Message must strike home

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THE war against cannabis growers continues with 11 more criminals put behind bars and suspended sentences hanging over the heads of four others.

This sends out an uncompromising message that those who seek to profit from other people’s misery will find no sympathy when they land before the judges, as they inevitably will do.

Much of the crime committed in South Yorkshire is committed to feed drug habits, which more often than not are triggered by casual use of cannabis.

This shows a clear connection between this drug and the misery felt not only by addicts but also by ordinary men and women whose homes are plundered and whose children are robbed.

We applaud the judges in South Yorkshire who are robustly dealing with dealers and producers of cannabis.

For too many this drug is the start of a long and lingering descent into misery and we hope the message that it will not be tolerated is beginning to strike home.

We cannot rid life of every threat

WE cannot create a world without risk. It is a part of everyday life. And to try to cater for every danger and eventuality is to leave organisations open to ridicule - and to leave their clients miserable.

That is the outcome of the latest outrageous ruling by housing officials in Sheffield who have written to pensioners threatening to seize their mobility scooters because they are parked in the communal areas of flats in Norton.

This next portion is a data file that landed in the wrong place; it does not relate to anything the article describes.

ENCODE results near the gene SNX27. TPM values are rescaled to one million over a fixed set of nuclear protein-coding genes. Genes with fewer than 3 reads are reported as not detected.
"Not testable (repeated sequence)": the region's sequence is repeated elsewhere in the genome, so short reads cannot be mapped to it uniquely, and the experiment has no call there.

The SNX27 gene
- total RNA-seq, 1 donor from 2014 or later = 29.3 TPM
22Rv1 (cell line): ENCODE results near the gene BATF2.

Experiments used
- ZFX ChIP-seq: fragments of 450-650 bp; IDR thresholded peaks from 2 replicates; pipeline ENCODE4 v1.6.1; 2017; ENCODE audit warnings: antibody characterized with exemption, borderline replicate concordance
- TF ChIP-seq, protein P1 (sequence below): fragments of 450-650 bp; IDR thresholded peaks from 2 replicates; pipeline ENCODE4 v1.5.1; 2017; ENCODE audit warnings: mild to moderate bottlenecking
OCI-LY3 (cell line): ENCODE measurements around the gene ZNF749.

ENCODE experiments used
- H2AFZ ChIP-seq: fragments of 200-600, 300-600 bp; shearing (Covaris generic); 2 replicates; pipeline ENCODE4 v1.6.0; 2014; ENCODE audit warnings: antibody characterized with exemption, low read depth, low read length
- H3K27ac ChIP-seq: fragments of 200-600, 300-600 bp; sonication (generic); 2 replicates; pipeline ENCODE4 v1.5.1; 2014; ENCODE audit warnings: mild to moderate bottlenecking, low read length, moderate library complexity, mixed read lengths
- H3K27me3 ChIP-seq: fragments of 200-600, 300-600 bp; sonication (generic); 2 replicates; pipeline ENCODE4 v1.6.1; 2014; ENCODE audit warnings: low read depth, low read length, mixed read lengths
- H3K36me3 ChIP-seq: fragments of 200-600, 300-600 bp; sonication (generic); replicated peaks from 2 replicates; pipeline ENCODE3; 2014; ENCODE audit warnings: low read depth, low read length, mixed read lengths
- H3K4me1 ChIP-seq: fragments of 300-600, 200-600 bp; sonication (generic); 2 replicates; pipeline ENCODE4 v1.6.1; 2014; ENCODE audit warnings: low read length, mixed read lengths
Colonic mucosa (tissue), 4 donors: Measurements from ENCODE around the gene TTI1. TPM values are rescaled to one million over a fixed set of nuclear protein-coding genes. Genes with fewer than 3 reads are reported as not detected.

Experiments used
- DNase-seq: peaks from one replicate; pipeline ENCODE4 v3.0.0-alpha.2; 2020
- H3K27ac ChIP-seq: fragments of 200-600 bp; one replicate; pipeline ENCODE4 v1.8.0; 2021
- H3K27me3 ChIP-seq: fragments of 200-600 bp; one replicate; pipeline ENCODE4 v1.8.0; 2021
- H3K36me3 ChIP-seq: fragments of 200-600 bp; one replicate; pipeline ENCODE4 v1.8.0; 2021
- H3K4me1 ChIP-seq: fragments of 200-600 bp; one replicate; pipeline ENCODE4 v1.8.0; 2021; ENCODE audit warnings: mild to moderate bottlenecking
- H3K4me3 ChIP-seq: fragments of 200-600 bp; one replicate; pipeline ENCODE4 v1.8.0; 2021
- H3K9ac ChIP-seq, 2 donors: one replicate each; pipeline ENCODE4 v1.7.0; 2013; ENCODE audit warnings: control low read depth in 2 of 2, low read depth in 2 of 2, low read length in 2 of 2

Of course they are parked there. That is where the owners feel that they are safe - and they have little option to park them elsewhere. And to suggest that they could be a hazard in the event of a fire is to ignore the fact that people’s lives are not to be wedged into clean- cut systems simply because it makes life easier for bureaucrats.

As we say, there are risks all around us. It is what makes life in a free world special and precious.

It is time the health and safety brigade accepted that they cannot force people to live by such rigid rules.

What has changed?

SOME years ago it was decided to create Sheffield Homes, mostly staffed by existing council staff, to manage the authority’s social housing. Now it looks like that decision will be reversed and management will revert to the city council. So some will be asking whether this highly expensive exercise was worthwhile in the first place? Why could the council not have managed its own homes in the past if it is going to do so in the future? What has changed? And will the public, who funded this process, ever learn the full story?